Still, in all six of this year’s repurchases, the companies agreed to buy the shares at or slightly above the closing prices of the last trading sessions - more than what the investors would have received if they were to unload a big block of stock on the open market.
These secondary sales are typically done at some discount to market prices.
In November, one of Icahn’s former associates, Keith Meister, took a $450 million payout from ADT by selling a big chunk of his shares. As part of the deal, Meister, who runs investment firm Corvex Management LP, resigned from ADT’s board.
In September, General Growth said it had spent $567 million in share repurchases, with most coming from Bill Ackman’s Pershing Square Capital Management LP hedge fund. Ackman first took a stake in 2008 and helped turn around the company.
Yahoo reached an agreement in July with Dan Loeb to buy 40 million shares from his Third Point LLC, or about two-thirds of the hedge fund’s stake. Loeb, who was instrumental in naming former Google Inc (GOOG.O) executive Marissa Mayer as Yahoo’s chief executive officer, left the board after the share buyback.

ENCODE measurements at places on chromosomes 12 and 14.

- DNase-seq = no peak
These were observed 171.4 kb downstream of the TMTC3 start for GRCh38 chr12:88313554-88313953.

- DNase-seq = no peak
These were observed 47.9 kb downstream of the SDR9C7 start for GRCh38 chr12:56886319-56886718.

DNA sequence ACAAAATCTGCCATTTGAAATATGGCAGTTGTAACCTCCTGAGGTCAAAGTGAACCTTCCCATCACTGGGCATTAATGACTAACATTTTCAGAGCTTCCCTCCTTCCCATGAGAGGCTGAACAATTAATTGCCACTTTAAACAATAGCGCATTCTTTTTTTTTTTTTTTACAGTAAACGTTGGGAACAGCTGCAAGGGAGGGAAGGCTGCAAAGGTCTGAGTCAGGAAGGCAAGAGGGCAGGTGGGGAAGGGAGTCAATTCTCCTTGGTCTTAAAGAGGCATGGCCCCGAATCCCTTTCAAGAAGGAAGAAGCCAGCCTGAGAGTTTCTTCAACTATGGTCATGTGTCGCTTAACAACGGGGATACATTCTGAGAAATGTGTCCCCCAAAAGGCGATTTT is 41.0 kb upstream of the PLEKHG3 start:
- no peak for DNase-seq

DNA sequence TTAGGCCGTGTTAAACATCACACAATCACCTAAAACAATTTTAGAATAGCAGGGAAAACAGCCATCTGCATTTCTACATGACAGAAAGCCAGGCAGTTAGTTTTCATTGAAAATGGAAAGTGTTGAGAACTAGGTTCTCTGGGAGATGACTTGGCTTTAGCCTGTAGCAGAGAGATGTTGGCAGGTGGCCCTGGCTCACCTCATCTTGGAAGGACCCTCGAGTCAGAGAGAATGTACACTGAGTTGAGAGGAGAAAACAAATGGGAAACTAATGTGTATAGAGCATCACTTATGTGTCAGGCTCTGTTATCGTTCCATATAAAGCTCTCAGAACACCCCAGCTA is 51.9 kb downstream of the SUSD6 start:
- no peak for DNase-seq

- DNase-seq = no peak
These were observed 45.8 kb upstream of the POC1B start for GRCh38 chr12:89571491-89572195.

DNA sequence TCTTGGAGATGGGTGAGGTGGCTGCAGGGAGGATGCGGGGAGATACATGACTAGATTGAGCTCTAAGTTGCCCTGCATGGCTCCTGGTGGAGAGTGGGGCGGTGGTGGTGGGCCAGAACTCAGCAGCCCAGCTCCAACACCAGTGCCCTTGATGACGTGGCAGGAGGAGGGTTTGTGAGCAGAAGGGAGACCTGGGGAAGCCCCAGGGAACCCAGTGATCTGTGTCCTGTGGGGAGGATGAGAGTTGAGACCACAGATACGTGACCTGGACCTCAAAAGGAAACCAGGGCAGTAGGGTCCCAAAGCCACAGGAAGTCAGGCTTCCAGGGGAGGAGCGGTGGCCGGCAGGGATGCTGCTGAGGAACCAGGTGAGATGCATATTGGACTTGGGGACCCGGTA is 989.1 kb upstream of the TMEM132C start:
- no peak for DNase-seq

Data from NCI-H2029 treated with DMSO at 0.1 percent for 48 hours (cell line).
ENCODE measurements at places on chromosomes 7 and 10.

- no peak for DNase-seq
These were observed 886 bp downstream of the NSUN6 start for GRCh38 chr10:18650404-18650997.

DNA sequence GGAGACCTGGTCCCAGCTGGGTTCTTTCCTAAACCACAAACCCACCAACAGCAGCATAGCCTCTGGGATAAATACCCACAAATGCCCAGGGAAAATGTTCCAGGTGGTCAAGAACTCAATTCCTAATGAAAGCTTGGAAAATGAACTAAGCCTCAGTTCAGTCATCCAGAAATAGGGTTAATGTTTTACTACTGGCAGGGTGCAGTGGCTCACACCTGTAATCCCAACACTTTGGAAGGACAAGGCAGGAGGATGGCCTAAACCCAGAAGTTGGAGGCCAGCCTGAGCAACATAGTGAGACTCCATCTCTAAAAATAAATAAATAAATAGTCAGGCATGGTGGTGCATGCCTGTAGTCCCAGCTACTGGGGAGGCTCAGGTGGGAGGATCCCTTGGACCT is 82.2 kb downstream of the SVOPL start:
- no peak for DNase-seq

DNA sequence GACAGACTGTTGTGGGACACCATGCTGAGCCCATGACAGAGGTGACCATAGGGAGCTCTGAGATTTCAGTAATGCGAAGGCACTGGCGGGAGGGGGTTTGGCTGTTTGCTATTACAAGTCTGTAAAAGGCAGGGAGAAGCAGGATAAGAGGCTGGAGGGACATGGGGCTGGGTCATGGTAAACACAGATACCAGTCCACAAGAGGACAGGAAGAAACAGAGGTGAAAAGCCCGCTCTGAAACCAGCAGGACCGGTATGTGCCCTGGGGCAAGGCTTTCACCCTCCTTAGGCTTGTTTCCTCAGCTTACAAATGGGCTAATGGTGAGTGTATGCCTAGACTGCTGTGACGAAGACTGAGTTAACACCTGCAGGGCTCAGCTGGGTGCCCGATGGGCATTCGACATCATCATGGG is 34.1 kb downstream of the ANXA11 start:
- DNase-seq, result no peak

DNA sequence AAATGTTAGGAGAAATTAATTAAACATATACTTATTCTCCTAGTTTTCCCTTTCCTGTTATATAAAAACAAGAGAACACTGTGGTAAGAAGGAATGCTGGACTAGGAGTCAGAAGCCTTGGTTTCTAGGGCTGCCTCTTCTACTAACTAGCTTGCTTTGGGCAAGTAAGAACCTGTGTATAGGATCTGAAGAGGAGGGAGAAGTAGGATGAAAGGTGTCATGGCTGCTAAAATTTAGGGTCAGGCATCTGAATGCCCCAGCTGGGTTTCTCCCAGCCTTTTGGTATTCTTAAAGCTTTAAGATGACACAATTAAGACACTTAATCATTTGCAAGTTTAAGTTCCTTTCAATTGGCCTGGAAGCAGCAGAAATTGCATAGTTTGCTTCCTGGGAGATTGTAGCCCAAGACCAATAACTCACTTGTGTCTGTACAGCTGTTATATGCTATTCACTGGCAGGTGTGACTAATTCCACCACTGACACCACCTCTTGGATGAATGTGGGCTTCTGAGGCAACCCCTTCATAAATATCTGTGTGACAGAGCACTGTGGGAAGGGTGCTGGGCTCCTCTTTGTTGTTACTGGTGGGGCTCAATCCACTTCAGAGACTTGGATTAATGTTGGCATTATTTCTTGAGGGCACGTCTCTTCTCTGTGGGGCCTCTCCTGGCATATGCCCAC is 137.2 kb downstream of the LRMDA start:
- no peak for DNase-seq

In April, Onvia said it had repurchased 1.2 million shares from Symphony Technology Group. Last year, Onvia rejected the private equity fund’s unsolicited buyout offer.
The shares involved in those deals sometimes traded below the agreed-upon repurchase prices in the weeks after the announcement, indicating that some investors received a full price for selling back their stakes.
Take-Two Interactive stock is trading at around $16.40, compared with Icahn’s selling price of $16.93 on November 26, while ADT hovers around $39.40, below Meister’s $44 selling price on November 25. On the other hand, WebMD has risen to around $37.40, above Icahn’s selling price of $32.08 on October 21.
But for the most part, all shareholders, not just activists, tend to support repurchases because reducing the amount of outstanding stock leads to higher earnings per share, analysts said.
Representatives for the activists either declined to comment or did not immediately respond to requests for comment.
Some say the tactics activists are now taking to sell back their shares represent a departure from the so-called greenmail of the 1980s, when boards paid hostile investors to exit their companies.